sexta-feira, 19 de agosto de 2016

Integração econômica

Economic Integration: A Quasi-Common Economy Approach

Otaviano Canuto's picture
Photo: © Dana Smillie / World BankEurope and Asia provide two different models of integration and growth. The former relied on political willpower to create a unified common market; the latter based its integration on a buildup of regional trade, investments, and production networks—eschewing a formal link-up in political or monetary terms. Interestingly, although economic integration has occurred along different lines, both regions have attained high internal trade intensity. Against this background, is it possible to say that one model of regional integration is more effective than the other? Is de jure integration better than de facto cooperation?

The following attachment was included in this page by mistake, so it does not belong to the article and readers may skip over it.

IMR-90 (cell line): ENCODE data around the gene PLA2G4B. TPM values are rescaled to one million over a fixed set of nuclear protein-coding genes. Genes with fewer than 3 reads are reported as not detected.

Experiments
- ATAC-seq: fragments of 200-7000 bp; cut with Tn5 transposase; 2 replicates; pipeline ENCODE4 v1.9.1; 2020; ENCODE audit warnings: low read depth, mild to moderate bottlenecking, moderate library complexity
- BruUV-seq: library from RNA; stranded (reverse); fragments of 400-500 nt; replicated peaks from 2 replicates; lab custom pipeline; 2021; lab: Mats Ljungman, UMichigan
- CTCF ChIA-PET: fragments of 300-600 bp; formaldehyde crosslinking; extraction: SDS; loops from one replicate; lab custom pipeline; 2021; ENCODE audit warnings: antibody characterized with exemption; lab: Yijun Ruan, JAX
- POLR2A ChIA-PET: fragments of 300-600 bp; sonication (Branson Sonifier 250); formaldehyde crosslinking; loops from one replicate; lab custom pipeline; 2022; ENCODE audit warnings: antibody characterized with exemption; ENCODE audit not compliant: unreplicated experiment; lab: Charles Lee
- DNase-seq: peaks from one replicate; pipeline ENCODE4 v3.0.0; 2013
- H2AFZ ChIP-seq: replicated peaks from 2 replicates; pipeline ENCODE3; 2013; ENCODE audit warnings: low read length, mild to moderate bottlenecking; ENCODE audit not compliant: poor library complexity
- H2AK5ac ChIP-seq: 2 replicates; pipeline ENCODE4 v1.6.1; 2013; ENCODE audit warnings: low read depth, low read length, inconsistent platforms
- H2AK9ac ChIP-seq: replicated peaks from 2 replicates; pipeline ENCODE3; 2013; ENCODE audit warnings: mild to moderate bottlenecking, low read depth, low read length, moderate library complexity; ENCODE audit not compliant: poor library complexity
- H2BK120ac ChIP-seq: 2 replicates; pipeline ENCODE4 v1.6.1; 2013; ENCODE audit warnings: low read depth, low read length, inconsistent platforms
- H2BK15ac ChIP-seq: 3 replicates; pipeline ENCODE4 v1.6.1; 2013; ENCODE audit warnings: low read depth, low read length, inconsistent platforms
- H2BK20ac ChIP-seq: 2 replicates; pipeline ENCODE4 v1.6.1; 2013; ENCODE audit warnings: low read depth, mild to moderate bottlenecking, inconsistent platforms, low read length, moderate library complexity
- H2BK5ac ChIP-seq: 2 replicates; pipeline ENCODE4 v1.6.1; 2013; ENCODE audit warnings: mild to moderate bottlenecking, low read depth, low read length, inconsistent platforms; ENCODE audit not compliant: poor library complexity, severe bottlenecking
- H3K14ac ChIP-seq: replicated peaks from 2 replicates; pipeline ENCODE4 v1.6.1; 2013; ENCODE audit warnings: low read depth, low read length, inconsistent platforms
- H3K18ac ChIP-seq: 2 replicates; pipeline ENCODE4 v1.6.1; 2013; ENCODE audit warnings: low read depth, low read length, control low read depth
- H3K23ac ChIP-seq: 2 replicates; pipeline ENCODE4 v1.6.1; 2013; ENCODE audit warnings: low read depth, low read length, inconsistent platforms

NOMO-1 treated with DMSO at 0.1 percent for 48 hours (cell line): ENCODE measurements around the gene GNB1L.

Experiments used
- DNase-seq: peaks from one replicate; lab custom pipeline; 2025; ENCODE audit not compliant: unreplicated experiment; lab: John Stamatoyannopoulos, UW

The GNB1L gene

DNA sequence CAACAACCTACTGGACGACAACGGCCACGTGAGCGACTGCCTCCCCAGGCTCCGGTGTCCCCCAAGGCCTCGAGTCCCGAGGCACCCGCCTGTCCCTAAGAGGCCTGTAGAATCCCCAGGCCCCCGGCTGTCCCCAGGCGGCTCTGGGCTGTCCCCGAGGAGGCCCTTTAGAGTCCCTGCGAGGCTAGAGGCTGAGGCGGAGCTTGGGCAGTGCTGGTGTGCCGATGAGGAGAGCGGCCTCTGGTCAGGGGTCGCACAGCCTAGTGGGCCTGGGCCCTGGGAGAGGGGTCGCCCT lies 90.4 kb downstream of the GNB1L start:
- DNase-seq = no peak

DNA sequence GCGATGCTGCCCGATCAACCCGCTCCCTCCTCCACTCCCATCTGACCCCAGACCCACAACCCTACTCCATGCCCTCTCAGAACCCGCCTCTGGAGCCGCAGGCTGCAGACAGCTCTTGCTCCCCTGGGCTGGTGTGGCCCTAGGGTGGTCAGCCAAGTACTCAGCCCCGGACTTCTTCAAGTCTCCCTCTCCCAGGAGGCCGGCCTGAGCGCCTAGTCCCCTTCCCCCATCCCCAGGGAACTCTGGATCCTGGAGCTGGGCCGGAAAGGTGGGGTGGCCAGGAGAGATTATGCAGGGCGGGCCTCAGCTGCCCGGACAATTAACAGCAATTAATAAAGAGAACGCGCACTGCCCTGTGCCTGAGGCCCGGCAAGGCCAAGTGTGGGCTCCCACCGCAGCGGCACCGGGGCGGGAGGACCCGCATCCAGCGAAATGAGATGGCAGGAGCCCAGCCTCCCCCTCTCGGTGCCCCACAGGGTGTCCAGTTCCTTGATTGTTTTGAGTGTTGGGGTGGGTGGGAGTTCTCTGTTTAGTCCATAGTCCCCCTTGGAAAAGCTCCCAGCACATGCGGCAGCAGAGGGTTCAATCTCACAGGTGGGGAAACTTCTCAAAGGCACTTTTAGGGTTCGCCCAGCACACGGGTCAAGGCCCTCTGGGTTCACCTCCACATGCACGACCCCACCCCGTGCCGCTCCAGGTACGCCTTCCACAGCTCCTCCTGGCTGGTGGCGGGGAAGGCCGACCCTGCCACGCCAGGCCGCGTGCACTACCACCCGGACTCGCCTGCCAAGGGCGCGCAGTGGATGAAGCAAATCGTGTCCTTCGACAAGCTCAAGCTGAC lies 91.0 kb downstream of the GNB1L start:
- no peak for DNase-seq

The case of East Asia would suggest not. In comparison with its neighbors to the west, Asia can be said to have a quasi-common economy (QCE). As such, the region has a high level of physical integration, minimal barriers to intraregional trade, interlinked and interdependent production structure, and no formal or centralized body for coordination of the entire region’s economic policies. The rise of the Asian QCE was neither abrupt, nor was it micro-planned. Rather, factors such as advantageous geography, high infrastructure investment, technological diffusion, an export-led growth model, and economic openness led to the development of the region’s QCE. 

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